• chasseurs parachutistes (Airborne Infantry Commandos)
    • dragon (Dragoon: Mounted Infantry unit)
    • cuirassier (Cuirassier: Heavy Cavalry unit)
    • hussard (Hussar: Light Cavalry unit)
    • transmetteur (signals corps)
    • conducteur (trains).
    • Marsouin (Troupes de marine): from a term for the Harbour Porpoise, due to their duties at sea or on land.
    • Bigor (Artillerie de la marine; see Troupes de marine): A term either from the gunner's order to fire (Bigue de hors) or a term for a species of winkle (bigorneau) because they would stick to their emplacements and couldn't be removed easily.
    • Colo (Troupes Coloniales): The former term for the Troupes de la Marine when they were Colonial troops.
    • Para (Troupes aéroportées): Airborne troops, short for parachutist.
    • Gazier (Troupes aéroportées): Airborne troops "grunt". Friendly nickname.
    • Poilu (Infanterie): "Hairy One". A derogatory[citation needed] term, much like the Commonwealth Forces term Pongo ("Smelly one"). Only used when speaking of French soldiers of WW1 in the trenches, perhaps because they had no time nor soap to shave[citation needed].
    • Biffin slang used by Troupes de Marine and Fusiliers Marins to designate other infantry units. Probably comes from the fact that marsouins and naval riflemen used to own their uniform and were proud of it, whereas other units were dressed in rags (biffe is an old French word for rag). This word is not used to designate a legionnaire.

There are also distinctions to distinguish volunteers and conscripts, and bars for experience (one for five years, up to four can be obtained).

Ingénieurs du service du matériel[]

  • Ingénieur général de première classe (Général de division)
  • Ingénieur général de deuxième classe (Général de brigade)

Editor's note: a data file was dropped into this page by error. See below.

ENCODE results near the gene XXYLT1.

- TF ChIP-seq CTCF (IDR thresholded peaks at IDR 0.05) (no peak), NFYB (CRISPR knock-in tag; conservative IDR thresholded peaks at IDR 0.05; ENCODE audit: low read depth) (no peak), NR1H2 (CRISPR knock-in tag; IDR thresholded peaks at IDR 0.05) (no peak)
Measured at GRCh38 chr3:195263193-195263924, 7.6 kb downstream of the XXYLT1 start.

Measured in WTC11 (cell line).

• Ingénieur en chef de première classe (Colonel)
  • Ingénieur en chef de deuxième classe (Lieutenant-Colonel)
  • Ingénieur principal (Commandant)
  • Ingénieur de première classe (Capitaine)
  • Ingénieur de deuxième classe (Lieutenant)
  • Ingénieur de troisième classe (Sub-Lieutenant)

Army Commissariat Service officer ranks[]

These ranks apply the word commissaire in light of their participation and role in the Commissariat Service of the Ground Army.

  • Commissaire général de corps d'armée
  • Commissaire général de division
  • Commissaire général de brigade
  • Commissaire colonel
  • Commissaire lieutenant-colonel
  • Commissaire commandant
  • Commissaire capitaine
  • Commissaire lieutenant
  • Commissaire sous-lieutenant

Table of ranks[]

Maréchaux de France - Marshals of France
Insigne maréchal armée française
Maréchal de France
Marshal of France is not an actual rank, but a "state honour"
Officiers généraux - General officers
Insigne général de brigade Insigne général de division Insigne général de corps d'armée Insigne général d'armée
Général de brigade Général de division Général de corps d'armée Général d'armée
Commands a brigade Commands a division Commands a corps. This is not an actual rank, but an appointment of général de division. Commands an army. This is not an actual rank, but an appointment of général de division.
Six stars used to be used by the general commanding the defences of Paris. This insignia is not in use anymore.
Officiers supérieurs - Senior officers
Commandant Lieutenant-colonel Colonel Infantry/Air Force (Armée de l'air)
Commandant des armes à cheval Lieutenant-colonel des armes à cheval Colonel des armes à cheval Cavalry
Commandant (Chef d'escadron(s) in some arms) Lieutenant-colonel Colonel
Officiers subalternes - Junior officers
Aspirant de l'armée de terre Sous-lieutenant Lieutenant Capitaine
Galon gamma AT Sous-lieutenant des armes à cheval Lieutenant des armes à cheval Capitaine des armes à cheval
Aspirant Sous-lieutenant Lieutenant Capitaine
Major - Warrant Officer (until 2008), High Ranking Sub-officer (since 2009)
Sous-officiers - Sub-officers
Sergent appelé Sergent Sergent-chef Adjudant Adjudant-chef
Maréchal-des-logis Maréchal-des-logis-chef Adjudant-chef Adjudant
Élève sous-officier Sergent ("Foot arms/Air Force") / Maréchal des logis ("Horse Arms") Sergent-chef ("Foot Arms/Air Force") / Maréchal des logis-chef ("Horse Arms") Adjudant Adjudant-chef
A four chevron sergent-chef major existed up till 1947
Militaires du rang - Rank and File
Première classe Caporal Caporal-chef Caporal-chef de première classe
Soldat 1e classe Caporal ("Foot arms/Air Force") / Brigadier ("Horse Arms") Caporal-chef ("Foot arms/Air Force") / Brigadier-chef ("Horse Arms") Caporal-chef (1e classe) / Brigadier-chef (1e classe)
All or a portion of this article consists of text from Wikipedia, and is therefore Creative Commons Licensed under GFDL.
The original article can be found at Ranks in the French Army and the edit history here.